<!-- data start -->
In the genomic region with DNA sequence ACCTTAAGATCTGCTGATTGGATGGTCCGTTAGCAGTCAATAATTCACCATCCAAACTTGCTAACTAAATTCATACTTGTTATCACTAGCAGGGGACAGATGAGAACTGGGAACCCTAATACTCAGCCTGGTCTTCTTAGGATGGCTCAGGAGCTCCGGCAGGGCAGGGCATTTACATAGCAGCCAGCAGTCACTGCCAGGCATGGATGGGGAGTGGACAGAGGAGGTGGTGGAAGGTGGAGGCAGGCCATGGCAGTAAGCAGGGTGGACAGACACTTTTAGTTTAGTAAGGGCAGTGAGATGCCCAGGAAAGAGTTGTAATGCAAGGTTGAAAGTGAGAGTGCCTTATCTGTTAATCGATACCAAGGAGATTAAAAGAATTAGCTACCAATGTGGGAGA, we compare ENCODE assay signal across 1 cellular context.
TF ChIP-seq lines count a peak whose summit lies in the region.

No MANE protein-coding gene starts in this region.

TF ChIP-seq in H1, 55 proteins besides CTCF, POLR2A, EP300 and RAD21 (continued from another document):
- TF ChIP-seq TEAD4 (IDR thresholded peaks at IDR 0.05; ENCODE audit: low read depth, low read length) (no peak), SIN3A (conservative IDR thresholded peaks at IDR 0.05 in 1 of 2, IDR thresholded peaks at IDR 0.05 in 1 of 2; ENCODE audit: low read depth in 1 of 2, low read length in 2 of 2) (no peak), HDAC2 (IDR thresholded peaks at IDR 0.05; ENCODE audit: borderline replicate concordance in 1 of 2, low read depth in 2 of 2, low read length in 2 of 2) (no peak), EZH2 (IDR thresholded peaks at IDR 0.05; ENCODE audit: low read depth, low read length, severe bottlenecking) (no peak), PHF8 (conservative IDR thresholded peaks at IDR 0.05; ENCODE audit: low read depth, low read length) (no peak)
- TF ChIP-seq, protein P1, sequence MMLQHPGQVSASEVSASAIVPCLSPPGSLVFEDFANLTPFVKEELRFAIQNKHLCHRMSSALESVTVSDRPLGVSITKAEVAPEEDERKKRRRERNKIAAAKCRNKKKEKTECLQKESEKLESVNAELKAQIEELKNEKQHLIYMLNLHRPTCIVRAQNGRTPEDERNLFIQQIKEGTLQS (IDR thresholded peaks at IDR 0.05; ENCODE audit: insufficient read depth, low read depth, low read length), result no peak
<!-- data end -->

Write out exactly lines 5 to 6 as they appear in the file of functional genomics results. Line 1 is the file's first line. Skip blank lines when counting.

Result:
- TF ChIP-seq TEAD4 (IDR thresholded peaks at IDR 0.05; ENCODE audit: low read depth, low read length) (no peak), SIN3A (conservative IDR thresholded peaks at IDR 0.05 in 1 of 2, IDR thresholded peaks at IDR 0.05 in 1 of 2; ENCODE audit: low read depth in 1 of 2, low read length in 2 of 2) (no peak), HDAC2 (IDR thresholded peaks at IDR 0.05; ENCODE audit: borderline replicate concordance in 1 of 2, low read depth in 2 of 2, low read length in 2 of 2) (no peak), EZH2 (IDR thresholded peaks at IDR 0.05; ENCODE audit: low read depth, low read length, severe bottlenecking) (no peak), PHF8 (conservative IDR thresholded peaks at IDR 0.05; ENCODE audit: low read depth, low read length) (no peak)
- TF ChIP-seq, protein P1, sequence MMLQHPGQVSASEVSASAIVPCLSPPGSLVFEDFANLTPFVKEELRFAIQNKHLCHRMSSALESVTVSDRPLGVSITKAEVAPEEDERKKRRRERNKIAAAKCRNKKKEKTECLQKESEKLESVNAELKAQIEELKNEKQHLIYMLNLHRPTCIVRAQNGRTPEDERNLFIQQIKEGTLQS (IDR thresholded peaks at IDR 0.05; ENCODE audit: insufficient read depth, low read depth, low read length), result no peak